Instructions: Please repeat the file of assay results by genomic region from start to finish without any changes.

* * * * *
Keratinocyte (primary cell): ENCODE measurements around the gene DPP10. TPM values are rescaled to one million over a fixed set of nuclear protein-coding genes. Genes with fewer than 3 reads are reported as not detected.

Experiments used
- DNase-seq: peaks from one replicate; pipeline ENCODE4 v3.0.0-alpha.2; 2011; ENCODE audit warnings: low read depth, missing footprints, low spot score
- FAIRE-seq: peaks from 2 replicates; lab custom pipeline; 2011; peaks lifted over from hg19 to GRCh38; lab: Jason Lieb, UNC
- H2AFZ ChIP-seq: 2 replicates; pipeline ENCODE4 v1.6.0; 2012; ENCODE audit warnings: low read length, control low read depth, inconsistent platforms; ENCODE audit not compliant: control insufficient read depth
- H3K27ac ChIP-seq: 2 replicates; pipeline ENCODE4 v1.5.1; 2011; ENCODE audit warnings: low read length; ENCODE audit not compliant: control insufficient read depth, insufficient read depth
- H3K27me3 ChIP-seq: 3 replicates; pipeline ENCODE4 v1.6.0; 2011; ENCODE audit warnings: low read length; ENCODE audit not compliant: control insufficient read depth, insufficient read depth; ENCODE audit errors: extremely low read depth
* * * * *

Keratinocyte (primary cell): ENCODE measurements around the gene DPP10. TPM values are rescaled to one million over a fixed set of nuclear protein-coding genes. Genes with fewer than 3 reads are reported as not detected.

Experiments used
- DNase-seq: peaks from one replicate; pipeline ENCODE4 v3.0.0-alpha.2; 2011; ENCODE audit warnings: low read depth, missing footprints, low spot score
- FAIRE-seq: peaks from 2 replicates; lab custom pipeline; 2011; peaks lifted over from hg19 to GRCh38; lab: Jason Lieb, UNC
- H2AFZ ChIP-seq: 2 replicates; pipeline ENCODE4 v1.6.0; 2012; ENCODE audit warnings: low read length, control low read depth, inconsistent platforms; ENCODE audit not compliant: control insufficient read depth
- H3K27ac ChIP-seq: 2 replicates; pipeline ENCODE4 v1.5.1; 2011; ENCODE audit warnings: low read length; ENCODE audit not compliant: control insufficient read depth, insufficient read depth
- H3K27me3 ChIP-seq: 3 replicates; pipeline ENCODE4 v1.6.0; 2011; ENCODE audit warnings: low read length; ENCODE audit not compliant: control insufficient read depth, insufficient read depth; ENCODE audit errors: extremely low read depth